Having successfully produced Edinburgh’s first open air dance festival for the Fly Club in the city centre’s Princes Street Gardens last Autumn, alongside sister company Creation Live, Martin Audio partners VME moved to the outskirts of the Scottish capital, and the spectacular 6500-acre Hopetoun House Estate overlooking the River Forth, for the second Fly Open Air Festival.
Unlike the fixed Princes Street bandstand a festival infrastructure needed to be created in the grounds of the 17th century mansion and sound levels closely observed — a challenge that Martin Audio’s award-winning MLA Multi-cellular Loudspeaker Array was more than equal to.
“The scaffolding structure didn’t help us — we couldn’t get the height we wanted, which created a number of physical challenges,” admitted VME Head of Sound, Mark Cleator. “This required some late changes to the loudspeaker array.”
But the company is used to working on the fly (no pun intended) and the reduction to two hangs of four MLA’s per side, flown off the scaff and bolstered by an MLD Downfill on the stage lip to provide front fill coverage, was without compromise.
VME’s skill was in in the way they created a broadside cardioid ground array of nine MLX subs, seven forward facing and two reverse, to optimise the levels without threatening thresholds. This enabled VME to crank up the levels for artists such as Artwork, Bicep, Midland, Denis Sulta, Hunee, and Fly resident La La.
“As a result the rejection was really good,” said Cleator, who system teched the event while VME’s Oliver Fallon mixed the sound. “Without that rear rejection the turntables would simply have bounced around on a stage that needed to be underpropped.”
Concerns about shaking the windows of the 17th century mansion were allayed by the clever way in which the sound was tapered off in the Martin Audio Display software towards the perimeter, without the need to use the Hard Avoid function.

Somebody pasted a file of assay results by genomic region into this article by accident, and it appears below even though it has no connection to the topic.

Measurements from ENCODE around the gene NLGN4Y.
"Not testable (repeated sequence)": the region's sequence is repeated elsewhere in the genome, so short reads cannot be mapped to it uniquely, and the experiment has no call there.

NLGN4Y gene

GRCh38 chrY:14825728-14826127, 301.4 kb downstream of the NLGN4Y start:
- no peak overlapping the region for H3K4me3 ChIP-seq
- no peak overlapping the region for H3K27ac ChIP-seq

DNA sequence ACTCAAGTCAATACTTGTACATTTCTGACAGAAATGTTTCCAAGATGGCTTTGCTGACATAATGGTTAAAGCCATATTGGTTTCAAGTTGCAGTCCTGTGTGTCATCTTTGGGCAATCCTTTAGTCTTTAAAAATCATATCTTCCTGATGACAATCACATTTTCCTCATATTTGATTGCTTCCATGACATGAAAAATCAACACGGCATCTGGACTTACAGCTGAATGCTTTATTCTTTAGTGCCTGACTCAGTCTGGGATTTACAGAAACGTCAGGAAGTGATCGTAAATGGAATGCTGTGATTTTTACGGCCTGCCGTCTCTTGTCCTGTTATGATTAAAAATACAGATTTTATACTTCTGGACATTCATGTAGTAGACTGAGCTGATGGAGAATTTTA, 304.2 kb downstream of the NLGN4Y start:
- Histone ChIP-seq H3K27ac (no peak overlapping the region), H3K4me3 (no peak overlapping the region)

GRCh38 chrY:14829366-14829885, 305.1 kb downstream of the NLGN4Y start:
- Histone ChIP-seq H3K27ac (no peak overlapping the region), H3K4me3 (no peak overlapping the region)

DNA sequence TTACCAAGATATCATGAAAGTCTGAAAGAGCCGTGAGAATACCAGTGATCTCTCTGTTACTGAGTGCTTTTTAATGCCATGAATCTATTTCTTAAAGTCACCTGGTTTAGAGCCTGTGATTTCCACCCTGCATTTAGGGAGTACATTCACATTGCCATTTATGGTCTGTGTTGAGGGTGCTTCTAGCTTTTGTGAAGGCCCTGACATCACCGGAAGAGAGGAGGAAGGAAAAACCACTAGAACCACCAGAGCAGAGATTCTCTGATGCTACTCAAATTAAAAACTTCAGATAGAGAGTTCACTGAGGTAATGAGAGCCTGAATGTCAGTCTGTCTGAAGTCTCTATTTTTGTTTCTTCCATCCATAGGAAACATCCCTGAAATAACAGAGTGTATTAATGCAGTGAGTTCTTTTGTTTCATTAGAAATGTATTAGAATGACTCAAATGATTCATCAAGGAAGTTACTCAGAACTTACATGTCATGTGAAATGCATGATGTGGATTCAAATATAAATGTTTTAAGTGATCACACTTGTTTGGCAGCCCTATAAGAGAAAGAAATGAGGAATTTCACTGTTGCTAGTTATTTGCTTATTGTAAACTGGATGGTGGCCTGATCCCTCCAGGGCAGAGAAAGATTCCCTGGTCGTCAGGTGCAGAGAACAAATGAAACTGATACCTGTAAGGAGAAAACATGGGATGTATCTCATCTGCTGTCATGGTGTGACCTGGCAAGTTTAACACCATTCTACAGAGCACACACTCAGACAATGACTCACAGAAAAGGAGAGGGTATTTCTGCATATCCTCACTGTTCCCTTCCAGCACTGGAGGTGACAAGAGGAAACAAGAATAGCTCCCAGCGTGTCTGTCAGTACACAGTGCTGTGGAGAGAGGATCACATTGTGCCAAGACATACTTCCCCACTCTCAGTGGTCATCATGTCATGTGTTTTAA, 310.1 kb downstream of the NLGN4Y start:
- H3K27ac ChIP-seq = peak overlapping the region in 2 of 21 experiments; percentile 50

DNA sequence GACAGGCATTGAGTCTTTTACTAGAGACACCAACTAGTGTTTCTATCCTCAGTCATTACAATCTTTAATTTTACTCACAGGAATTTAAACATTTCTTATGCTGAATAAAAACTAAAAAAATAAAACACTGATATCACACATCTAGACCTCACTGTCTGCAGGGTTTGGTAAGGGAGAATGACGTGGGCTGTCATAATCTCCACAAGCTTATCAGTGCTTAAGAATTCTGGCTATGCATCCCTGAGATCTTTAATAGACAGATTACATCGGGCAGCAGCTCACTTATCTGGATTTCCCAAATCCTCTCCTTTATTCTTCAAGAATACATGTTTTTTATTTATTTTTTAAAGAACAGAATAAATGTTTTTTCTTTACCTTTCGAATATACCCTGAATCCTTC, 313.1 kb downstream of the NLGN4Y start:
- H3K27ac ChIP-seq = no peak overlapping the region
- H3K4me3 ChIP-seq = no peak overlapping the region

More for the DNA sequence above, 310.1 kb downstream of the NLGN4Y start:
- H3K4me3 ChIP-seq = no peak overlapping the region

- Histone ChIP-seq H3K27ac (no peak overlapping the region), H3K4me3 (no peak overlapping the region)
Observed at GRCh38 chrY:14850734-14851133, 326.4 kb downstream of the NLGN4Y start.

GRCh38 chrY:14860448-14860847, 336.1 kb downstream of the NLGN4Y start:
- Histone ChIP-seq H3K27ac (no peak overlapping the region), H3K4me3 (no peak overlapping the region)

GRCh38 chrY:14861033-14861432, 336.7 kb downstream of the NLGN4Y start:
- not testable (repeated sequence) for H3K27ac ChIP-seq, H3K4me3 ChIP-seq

“We delivered sound at an SPL of 95dB(A) to the concession areas back to the road but were able to maintain 100dB(A) in the main arena,” said Mark. Meanwhile, his offsite readings showed just 57dB(A) — at the rear point of the properties estate, whilst it was 70dB at the front which faces the bridges (the majority of this low end).
Tom Whittle who worked with promoter Tom Ketley to deliver the event from a production and logistical point of view said, “Once again I was impressed by Martin Audio’s MLA product; it delivered a good coverage whilst giving the central audience a very high level for an outdoor event.
“Headliners Bicep passed comment that they thought it was among the loudest and highest quality systems they had played on.”
Thus MLA had the dual purpose of satisfying both the 4,000 dance aficionados attending the sell-out event, the local environment requirements, and of course the landlords, Hopetoun House.
As for the promoters, they were so impressed they have rebooked Creation Live and VME for their next event this Autumn — back at the Princes Street Gardens Bandstand.